The celery plant is indigenous to the Mediterranean region and had religious significance to some of the cultures there. Celery was also used by the ancient Egyptians as evidence by celery garlands found in the Pharaoh Tutankhamen’s tomb. Celery was later used by both the Greeks and Romans; however, the Greeks used it as a medicine. It was the Romans who first recognized its immense value as a culinary herb. As a result of the Roman influence, celery would become a favorite of the French. Much later on, it would wind up on British tables as well.
Early forms of celery were particularly bitter, which is why it would not become widely consumed in Britain until the late 17th century. It was at this point that selection finally produced a form of celery with less bitterness and more sugars.
From Britain, celery would come to the Americas. It would be cultivated by colonists and would continue to be selected for texture and flavor until the first celery that could be eaten raw showed up in the 1800s.
The name celery comes from the French, which comes from the Italian. The root is in the Greek world selenon.
Celery flakes are simply dehydrated celery. Dehydration is a great way to lengthen shelf-life of vegetables while retaining much of their nutritional value. Dehydration has been used for preservation for much of history.
Celery flakes flavor profile
Celery flakes have the same pungent, savory flavor that you get from raw celery. Using them is a great way to add umami complexity to what would otherwise be a bland and simple dish.
Health benefits of celery flakes
Celery has long been used for its medicinal value by practitioners of traditional Chinese medicine. Its health benefits come from the nutrients it contains; those nutrients include:
- Minerals: Celery flakes are a good source of minerals since the mineral content of fresh celery is not affected by the drying process. You can get significant amounts of potassium, calcium, and magnesium from a serving of celery flakes.
- Vitamins: Celery flakes contain high levels of some of the most important vitamins including vitamins A, B, and C.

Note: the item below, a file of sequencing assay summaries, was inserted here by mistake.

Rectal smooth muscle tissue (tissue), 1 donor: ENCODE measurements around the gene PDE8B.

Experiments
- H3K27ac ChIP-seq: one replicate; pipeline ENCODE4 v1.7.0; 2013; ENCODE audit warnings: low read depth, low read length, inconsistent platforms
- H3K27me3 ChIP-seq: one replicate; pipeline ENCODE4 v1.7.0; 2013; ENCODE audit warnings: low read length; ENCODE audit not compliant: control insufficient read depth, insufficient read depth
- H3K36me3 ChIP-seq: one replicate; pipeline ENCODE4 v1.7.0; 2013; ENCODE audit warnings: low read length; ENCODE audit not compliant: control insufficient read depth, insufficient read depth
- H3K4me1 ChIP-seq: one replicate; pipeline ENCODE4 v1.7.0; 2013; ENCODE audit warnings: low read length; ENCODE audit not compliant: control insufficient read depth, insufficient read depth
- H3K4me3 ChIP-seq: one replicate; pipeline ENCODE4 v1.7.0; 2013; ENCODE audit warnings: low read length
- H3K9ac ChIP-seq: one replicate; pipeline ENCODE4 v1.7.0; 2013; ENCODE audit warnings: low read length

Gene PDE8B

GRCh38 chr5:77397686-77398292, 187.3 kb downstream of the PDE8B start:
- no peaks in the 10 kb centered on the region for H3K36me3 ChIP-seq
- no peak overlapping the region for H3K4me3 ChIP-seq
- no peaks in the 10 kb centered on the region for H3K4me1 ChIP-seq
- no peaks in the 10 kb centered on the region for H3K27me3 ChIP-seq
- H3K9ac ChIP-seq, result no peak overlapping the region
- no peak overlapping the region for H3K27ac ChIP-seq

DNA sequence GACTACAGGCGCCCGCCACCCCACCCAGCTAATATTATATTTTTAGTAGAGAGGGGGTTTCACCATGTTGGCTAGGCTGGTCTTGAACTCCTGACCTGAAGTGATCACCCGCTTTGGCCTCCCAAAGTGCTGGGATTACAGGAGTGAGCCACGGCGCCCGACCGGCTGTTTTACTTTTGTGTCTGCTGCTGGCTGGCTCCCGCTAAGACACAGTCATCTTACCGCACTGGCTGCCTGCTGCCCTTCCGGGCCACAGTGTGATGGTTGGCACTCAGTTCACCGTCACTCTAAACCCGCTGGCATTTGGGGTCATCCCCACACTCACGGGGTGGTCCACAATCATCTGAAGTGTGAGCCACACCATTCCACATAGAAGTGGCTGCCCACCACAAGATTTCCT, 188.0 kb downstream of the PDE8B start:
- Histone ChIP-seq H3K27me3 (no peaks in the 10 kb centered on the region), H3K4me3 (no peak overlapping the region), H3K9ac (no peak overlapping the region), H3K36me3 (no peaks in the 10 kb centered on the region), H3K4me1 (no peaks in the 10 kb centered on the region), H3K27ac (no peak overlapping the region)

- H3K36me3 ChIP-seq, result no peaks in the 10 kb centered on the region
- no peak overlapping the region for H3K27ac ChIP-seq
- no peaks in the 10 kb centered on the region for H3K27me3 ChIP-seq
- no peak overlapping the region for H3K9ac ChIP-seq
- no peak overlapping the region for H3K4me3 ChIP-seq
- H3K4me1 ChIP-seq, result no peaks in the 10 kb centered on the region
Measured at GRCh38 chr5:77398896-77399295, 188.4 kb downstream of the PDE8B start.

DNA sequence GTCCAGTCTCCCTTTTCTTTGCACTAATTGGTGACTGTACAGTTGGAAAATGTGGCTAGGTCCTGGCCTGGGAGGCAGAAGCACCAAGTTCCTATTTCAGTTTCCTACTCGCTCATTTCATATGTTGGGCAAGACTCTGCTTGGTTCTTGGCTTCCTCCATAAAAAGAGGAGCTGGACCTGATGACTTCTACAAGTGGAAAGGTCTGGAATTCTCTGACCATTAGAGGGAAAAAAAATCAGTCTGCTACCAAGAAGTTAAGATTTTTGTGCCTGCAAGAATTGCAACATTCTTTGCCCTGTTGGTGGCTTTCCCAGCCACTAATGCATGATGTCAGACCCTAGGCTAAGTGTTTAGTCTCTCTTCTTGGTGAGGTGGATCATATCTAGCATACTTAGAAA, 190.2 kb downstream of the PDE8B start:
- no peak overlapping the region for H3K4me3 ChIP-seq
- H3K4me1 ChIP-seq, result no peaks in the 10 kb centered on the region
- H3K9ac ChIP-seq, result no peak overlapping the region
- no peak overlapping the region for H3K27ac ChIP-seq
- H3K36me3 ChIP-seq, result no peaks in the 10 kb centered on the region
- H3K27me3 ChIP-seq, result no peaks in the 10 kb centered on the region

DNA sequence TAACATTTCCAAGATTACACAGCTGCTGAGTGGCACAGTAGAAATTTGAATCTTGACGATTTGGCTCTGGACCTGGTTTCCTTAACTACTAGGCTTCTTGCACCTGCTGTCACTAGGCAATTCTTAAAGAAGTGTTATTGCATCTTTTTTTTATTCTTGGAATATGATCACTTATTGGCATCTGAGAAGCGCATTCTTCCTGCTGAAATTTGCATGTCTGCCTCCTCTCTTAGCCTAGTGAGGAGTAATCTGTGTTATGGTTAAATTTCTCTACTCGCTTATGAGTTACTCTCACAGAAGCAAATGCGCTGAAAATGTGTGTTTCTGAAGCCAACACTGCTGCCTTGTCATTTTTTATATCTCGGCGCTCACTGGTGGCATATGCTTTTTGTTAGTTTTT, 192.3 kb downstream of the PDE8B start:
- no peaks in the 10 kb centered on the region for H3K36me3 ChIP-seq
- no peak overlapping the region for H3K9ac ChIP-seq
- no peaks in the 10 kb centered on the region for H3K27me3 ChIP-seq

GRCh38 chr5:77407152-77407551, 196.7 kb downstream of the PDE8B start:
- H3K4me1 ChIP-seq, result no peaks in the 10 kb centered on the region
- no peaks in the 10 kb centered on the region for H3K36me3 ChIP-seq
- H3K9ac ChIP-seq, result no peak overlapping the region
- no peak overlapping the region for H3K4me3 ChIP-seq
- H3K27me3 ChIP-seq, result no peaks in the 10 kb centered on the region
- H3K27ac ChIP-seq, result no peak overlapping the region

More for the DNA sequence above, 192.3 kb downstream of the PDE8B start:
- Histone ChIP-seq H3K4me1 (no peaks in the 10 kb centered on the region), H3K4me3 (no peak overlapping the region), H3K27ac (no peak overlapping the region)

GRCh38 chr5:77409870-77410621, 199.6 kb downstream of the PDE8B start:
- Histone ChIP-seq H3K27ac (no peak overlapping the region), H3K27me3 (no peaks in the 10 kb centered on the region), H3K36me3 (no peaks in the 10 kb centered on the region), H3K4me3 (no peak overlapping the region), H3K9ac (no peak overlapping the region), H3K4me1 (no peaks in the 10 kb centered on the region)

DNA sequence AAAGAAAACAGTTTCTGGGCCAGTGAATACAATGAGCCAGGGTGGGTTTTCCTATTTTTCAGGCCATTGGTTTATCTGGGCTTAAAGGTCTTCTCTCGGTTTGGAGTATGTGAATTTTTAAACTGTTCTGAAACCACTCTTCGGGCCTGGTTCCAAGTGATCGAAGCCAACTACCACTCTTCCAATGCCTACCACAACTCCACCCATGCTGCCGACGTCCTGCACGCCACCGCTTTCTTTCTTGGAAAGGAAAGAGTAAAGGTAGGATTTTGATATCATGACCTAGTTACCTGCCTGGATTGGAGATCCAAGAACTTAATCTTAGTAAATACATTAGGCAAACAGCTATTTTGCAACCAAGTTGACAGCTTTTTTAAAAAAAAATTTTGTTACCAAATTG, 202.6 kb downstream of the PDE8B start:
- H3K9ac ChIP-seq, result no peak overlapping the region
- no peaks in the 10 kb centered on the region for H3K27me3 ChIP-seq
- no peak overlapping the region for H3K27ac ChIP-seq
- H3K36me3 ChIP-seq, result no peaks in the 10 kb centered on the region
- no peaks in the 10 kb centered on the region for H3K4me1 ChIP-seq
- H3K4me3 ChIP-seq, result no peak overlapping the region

- Fiber: Celery flakes are full of fiber, so much so that you can get more than a full day’s worth from a 100 g serving.
Among the functions of celery flakes is the fact that they can help to prevent or treat a set of health problems that may include:
- Urinary tract infections (UTIs): Both fresh and dried celery stimulate the production of urine and help to reduce levels of uric acid, which means that they can help to stem UTIs.
- Obesity: The fiber in celery and in celery flakes can help to make you feel fuller without consuming as much food, which may lead to you taking in fewer calories. Reduced calorie intake typically leads to weight loss.
- Dehydration: The mineral salts in celery are present in celery flakes as well. As a result, consuming celery flakes with water can help to hydrate your body faster than water alone.
- Constipation: Celery flakes are rich in fiber and fiber-rich foods can help food to move through the gut faster, thus preventing constipation.
Common uses of celery flakes
Celery flakes can be used in a similar manner to celery seed. You can grind them for use in salad dressings, potato salad, or as an ingredient in dry rubs. They are commonly used in place of fresh celery. They provide the same flavor but do not have to be washed or cut and have a much longer shelf life.
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